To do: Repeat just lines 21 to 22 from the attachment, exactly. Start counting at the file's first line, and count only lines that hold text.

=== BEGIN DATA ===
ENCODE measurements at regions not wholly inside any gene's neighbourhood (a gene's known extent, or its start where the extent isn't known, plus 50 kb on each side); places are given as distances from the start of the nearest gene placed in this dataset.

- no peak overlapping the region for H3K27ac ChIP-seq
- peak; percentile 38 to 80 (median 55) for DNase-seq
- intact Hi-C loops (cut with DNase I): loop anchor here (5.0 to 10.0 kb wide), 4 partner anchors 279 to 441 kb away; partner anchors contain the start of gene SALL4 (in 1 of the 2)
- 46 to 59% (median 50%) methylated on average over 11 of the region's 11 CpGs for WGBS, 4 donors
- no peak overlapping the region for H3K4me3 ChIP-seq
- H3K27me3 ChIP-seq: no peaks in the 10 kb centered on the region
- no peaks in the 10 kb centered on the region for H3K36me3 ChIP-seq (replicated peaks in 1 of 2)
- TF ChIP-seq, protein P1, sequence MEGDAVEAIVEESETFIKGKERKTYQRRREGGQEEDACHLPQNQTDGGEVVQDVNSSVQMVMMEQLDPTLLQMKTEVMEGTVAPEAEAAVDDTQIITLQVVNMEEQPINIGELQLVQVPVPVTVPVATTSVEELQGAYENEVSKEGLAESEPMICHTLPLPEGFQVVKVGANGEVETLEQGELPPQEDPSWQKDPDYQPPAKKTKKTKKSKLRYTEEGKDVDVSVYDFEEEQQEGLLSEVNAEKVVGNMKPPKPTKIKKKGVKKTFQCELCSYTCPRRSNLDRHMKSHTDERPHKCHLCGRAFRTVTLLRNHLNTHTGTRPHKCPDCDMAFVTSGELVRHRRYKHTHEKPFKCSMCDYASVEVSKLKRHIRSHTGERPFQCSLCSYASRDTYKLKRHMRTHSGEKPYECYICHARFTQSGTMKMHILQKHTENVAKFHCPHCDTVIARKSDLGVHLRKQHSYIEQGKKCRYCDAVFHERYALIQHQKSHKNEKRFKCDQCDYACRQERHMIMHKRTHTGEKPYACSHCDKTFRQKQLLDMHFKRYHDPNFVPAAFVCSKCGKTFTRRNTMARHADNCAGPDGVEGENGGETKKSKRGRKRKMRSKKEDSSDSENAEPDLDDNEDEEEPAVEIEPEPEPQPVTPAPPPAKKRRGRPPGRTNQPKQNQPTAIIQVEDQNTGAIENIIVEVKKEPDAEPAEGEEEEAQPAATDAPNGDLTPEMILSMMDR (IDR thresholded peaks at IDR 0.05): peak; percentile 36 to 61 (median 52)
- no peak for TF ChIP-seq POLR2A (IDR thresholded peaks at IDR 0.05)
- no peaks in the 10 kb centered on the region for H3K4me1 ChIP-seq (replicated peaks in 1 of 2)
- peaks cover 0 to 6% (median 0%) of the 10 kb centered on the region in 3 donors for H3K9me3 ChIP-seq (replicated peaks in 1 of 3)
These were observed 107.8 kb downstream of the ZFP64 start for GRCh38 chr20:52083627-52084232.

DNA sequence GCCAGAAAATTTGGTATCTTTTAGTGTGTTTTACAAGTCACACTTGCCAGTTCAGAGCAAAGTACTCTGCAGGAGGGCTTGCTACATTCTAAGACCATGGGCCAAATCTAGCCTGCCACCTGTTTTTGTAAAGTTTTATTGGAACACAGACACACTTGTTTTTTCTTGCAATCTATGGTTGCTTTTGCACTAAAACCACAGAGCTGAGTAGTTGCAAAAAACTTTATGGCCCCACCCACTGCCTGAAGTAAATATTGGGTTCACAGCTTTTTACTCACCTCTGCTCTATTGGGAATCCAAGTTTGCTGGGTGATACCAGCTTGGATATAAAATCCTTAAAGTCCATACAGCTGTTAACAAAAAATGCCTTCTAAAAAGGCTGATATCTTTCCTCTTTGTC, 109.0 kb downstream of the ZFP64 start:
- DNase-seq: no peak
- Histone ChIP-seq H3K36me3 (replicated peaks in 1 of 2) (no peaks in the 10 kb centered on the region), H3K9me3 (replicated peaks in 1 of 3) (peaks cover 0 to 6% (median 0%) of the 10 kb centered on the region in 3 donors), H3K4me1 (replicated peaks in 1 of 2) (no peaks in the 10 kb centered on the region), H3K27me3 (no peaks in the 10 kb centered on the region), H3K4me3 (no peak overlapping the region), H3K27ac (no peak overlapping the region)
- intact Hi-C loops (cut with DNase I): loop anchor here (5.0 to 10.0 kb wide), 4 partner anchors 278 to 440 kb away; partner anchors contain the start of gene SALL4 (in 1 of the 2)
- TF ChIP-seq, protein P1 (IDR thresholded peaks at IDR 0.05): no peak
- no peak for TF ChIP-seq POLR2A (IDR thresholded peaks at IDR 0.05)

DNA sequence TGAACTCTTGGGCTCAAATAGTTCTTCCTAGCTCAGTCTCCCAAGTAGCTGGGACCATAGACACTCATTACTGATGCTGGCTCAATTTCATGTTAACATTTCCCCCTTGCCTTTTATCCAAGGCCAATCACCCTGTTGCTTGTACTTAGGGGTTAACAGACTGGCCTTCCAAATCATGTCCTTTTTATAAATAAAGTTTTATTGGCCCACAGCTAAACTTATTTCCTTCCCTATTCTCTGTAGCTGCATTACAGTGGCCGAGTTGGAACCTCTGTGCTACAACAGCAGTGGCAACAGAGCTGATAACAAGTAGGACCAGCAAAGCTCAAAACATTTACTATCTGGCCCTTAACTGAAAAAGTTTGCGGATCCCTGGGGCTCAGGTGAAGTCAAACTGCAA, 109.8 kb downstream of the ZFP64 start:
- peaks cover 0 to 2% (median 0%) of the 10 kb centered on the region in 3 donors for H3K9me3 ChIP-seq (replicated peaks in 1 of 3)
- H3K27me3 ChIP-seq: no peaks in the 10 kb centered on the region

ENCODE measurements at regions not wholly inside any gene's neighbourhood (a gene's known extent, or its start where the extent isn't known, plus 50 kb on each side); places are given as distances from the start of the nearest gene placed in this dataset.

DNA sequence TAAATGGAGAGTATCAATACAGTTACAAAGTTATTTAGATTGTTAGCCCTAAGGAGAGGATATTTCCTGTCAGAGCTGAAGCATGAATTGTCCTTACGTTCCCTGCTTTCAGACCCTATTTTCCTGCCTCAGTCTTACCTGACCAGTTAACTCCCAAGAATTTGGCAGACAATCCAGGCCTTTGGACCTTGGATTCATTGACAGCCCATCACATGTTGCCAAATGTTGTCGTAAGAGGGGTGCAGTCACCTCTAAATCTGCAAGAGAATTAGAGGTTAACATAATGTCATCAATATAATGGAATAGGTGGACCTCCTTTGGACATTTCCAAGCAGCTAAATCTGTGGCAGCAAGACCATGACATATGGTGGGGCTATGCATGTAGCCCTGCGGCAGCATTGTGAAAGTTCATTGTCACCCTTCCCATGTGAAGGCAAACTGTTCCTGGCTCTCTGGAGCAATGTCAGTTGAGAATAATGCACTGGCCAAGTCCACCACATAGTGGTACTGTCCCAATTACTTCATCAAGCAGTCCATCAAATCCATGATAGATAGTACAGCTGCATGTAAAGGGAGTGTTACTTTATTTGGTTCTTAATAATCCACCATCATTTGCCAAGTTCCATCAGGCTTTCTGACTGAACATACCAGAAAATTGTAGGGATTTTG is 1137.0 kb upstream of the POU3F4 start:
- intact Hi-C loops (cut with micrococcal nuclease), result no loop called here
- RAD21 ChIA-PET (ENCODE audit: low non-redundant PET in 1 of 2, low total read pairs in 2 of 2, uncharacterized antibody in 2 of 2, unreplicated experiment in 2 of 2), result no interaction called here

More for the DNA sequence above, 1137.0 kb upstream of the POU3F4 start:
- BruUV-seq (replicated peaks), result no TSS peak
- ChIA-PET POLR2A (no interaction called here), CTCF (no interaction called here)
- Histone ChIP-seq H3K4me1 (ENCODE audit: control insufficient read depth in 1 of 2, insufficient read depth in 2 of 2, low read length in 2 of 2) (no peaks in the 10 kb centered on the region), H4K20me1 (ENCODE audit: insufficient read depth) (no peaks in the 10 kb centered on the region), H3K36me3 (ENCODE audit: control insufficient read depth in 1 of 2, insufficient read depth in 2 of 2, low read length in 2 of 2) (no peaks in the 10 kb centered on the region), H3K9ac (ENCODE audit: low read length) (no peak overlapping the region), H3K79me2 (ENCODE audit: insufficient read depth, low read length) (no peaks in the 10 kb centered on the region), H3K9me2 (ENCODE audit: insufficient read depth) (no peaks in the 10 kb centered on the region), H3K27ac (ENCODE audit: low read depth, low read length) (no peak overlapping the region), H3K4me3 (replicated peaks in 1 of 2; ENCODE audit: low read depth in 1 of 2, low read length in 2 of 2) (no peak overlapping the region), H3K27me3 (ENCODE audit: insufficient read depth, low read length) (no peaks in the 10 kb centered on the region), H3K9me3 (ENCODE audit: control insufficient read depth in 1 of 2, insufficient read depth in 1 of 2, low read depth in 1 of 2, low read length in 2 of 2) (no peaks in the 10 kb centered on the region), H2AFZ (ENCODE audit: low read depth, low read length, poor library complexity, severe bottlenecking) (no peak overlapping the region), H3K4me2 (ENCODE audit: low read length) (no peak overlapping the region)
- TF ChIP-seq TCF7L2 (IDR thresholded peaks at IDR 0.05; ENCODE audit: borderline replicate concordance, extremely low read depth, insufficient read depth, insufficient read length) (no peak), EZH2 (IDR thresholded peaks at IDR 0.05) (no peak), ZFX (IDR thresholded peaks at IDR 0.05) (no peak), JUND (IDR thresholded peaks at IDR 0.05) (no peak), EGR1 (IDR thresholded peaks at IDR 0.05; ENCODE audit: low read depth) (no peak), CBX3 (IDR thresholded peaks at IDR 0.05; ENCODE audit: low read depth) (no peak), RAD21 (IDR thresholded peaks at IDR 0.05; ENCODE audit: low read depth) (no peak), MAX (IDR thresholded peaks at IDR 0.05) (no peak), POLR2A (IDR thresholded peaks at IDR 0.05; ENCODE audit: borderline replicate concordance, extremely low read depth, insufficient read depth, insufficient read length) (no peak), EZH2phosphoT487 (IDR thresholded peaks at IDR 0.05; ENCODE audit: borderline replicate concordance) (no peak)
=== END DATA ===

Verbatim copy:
- peaks cover 0 to 2% (median 0%) of the 10 kb centered on the region in 3 donors for H3K9me3 ChIP-seq (replicated peaks in 1 of 3)
- H3K27me3 ChIP-seq: no peaks in the 10 kb centered on the region